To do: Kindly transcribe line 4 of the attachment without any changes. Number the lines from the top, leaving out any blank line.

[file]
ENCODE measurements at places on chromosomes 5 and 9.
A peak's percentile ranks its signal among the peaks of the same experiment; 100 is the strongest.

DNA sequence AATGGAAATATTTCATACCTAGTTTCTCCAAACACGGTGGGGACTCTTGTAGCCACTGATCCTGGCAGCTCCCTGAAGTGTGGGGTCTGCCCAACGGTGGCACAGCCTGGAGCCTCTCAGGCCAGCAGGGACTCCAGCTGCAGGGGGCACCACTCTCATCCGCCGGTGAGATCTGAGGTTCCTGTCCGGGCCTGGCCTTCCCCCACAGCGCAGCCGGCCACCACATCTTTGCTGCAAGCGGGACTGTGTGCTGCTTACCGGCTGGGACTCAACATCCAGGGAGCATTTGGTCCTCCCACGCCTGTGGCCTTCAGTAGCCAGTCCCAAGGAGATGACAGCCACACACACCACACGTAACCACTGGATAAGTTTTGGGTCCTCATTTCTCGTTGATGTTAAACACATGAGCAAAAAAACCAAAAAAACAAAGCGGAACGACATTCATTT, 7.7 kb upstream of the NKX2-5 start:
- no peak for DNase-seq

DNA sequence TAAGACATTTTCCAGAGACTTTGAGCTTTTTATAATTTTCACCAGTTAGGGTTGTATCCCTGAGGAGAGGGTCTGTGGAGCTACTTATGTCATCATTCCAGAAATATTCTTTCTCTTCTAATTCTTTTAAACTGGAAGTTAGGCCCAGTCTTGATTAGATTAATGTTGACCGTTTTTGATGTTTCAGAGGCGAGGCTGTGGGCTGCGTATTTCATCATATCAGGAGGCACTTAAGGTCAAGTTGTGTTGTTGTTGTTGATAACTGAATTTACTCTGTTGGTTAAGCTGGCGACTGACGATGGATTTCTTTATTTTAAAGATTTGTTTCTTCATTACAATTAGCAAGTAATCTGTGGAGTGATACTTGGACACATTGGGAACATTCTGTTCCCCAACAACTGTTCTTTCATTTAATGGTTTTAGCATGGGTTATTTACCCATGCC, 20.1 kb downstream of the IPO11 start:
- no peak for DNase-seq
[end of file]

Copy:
- no peak for DNase-seq